Canadian Pharmacies' Push Back on Reimportation

October 20, 2004 ( - An association of Canada's mail-order pharmacies is voicing concerns about the possibilities of signing commercial contracts with American government agencies after one if its members broke ranks.

The Canadian International Pharmacy Association (CIPA) is reaffirming its policy of not signing contracts with American government agencies regarding the wholesale importation of cheap Canadian drugs after one of its members, Total Care Pharmacy, violated the policy by signing an agreement with the City of Boston (See Boston Kicks Off Drug Reimportation Program ).

A September 18 meeting brought heated discussion on the subject, with some of the 35 members worried that other pharmacies not in the organization would reap the profits brought by such moves. CIPA members supply 80% of total drug exports to the US, according to the Washington Times. They do not, as a matter of practice, supply governmental organization with drugs, according to the report.

The controversy has resurfaced in the wake of the flu vaccine shortage in the US. CIPA members recently decided to not allow exportation of the vaccine to America because of transportation problems – the vaccine must be kept cold – as well as worries about the supply in Canada. However, new federal Health Minister Ujjal Dosanjh has publicly stated that if asked, Canada would enter into talks with the US government about possible solutions.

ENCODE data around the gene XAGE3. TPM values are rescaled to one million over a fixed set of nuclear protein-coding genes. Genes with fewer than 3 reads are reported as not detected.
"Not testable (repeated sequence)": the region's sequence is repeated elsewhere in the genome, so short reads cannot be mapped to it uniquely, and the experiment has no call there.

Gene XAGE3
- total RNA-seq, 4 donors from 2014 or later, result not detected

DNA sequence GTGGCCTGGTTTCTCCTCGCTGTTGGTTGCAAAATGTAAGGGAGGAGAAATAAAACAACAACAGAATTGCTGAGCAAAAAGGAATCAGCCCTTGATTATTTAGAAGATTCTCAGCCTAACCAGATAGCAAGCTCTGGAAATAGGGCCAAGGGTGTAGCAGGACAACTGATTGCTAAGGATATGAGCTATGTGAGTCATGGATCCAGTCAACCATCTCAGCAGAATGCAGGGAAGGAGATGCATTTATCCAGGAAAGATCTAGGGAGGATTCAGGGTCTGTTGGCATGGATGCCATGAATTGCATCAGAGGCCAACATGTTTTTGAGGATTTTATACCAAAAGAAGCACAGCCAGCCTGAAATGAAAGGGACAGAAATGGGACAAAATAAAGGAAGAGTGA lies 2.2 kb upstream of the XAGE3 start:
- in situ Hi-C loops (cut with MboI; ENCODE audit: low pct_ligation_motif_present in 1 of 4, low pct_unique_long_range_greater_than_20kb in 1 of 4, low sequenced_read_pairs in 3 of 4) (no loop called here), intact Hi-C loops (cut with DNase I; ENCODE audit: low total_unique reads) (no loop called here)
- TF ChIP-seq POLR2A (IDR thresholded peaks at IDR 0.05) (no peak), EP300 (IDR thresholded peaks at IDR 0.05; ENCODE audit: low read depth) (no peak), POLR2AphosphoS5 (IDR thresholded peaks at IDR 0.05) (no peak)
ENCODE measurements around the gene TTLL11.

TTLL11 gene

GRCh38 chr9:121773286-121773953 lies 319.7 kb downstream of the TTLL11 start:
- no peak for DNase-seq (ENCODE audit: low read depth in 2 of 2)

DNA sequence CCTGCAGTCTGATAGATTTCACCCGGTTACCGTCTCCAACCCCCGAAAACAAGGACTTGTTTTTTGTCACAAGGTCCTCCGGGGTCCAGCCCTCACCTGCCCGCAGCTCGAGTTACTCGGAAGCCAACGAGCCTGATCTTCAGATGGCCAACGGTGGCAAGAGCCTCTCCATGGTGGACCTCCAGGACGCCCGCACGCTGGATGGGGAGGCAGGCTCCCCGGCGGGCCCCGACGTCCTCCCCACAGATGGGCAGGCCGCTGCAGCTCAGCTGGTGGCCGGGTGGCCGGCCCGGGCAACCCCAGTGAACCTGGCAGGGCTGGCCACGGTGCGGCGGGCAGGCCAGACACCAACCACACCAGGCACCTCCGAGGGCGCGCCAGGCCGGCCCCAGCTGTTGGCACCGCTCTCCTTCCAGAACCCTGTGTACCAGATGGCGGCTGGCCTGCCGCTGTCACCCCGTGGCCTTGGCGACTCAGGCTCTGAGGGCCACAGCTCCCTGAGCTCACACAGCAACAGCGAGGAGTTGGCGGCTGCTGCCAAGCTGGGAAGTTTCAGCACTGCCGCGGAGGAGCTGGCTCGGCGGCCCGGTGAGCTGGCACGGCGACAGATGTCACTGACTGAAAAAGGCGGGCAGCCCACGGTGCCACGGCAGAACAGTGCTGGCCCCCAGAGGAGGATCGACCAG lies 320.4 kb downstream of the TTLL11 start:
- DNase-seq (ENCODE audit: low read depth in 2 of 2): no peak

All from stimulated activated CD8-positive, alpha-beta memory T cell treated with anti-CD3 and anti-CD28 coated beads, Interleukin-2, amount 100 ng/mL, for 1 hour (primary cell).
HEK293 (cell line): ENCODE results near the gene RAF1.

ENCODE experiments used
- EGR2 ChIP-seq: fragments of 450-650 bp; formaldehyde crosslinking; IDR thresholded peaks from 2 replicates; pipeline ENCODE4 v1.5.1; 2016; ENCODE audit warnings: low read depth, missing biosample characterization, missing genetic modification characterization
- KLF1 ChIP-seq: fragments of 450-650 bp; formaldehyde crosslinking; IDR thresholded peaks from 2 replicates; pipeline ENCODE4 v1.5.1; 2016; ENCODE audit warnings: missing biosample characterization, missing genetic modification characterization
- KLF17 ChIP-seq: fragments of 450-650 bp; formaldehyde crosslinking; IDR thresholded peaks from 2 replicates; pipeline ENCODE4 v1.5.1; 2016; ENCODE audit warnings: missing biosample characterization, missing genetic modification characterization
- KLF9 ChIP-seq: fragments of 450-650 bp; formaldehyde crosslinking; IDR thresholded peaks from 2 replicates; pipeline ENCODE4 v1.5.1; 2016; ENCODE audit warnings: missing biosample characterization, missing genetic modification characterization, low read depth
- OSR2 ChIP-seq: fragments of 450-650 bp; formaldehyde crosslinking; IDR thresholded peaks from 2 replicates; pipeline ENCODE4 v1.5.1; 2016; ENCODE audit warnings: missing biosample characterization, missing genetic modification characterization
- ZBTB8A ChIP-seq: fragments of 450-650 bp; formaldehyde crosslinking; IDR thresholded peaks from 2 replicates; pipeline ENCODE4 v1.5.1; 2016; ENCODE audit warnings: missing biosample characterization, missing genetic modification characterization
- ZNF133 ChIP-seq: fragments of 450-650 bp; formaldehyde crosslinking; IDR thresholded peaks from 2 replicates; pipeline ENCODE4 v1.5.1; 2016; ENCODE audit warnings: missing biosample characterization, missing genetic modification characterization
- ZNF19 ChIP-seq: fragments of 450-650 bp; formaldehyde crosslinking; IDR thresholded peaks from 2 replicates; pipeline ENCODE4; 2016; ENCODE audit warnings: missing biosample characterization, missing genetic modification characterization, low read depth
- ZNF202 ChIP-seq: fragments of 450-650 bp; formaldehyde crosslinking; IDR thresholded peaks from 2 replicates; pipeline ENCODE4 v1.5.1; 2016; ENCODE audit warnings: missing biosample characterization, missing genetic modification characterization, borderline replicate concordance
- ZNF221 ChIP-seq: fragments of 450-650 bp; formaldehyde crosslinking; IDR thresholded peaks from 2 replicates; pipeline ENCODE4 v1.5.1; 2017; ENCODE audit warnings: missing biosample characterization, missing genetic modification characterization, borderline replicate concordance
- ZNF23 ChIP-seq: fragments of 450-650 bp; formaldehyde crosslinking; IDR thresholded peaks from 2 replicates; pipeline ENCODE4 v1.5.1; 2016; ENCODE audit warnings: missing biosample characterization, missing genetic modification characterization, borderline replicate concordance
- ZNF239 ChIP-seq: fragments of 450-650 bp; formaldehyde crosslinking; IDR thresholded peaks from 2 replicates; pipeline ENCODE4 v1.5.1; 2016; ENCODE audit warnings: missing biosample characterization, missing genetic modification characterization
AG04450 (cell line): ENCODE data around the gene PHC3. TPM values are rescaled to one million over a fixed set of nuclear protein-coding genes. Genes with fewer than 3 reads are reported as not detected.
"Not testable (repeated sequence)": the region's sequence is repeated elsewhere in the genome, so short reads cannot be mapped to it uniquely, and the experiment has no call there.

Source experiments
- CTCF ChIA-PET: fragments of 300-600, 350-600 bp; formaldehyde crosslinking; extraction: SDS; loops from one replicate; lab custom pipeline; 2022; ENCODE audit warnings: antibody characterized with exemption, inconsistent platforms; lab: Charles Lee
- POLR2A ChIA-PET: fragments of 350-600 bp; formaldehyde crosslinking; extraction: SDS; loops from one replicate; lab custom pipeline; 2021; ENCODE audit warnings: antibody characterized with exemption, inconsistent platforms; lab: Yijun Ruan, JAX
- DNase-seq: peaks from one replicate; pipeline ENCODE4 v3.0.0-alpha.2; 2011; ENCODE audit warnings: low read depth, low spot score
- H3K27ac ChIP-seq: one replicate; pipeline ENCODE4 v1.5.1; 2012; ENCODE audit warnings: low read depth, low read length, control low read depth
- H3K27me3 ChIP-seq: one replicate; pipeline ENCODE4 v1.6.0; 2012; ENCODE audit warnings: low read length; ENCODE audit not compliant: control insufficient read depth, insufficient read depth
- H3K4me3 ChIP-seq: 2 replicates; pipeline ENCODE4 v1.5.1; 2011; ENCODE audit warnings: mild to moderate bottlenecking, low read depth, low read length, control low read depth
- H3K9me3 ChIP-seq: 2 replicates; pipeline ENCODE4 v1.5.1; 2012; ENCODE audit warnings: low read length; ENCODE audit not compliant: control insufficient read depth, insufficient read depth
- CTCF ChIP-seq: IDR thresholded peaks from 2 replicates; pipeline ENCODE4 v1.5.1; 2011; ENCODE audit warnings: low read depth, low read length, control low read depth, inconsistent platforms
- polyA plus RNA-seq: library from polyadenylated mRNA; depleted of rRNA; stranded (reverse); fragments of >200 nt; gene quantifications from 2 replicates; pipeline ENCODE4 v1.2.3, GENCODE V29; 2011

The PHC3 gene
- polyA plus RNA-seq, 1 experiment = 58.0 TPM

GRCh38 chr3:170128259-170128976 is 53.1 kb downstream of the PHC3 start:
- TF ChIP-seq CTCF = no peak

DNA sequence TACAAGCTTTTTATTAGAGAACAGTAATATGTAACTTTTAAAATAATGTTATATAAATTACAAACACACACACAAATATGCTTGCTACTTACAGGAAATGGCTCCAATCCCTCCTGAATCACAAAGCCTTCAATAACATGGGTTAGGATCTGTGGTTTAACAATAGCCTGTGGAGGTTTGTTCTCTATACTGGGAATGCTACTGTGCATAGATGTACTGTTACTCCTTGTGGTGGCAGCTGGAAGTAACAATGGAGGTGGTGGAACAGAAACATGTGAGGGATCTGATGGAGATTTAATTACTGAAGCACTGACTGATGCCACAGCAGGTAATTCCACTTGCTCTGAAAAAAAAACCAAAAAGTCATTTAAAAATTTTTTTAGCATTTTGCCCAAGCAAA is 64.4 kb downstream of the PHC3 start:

Worries persist inside and outside CIPA regarding a massive increase in pharmaceutical drug exportation to the US. The $790 million industry would be hard pressed to expand at a rate that some project would bring exportation up to $40 billion within a short amount of time. The effect could be higher prices for Canadian consumers, many believe. CIPA officials suggest that the US approach the European Union if they are intent on importing a large amount of drugs.

Many states have begun to offer forums from which American consumers can access Canadian online pharmacies, with some government agencies going as far as to sign contracts with Canadian companies in order to secure cheaper drugs for employees (See Northern Exposure ).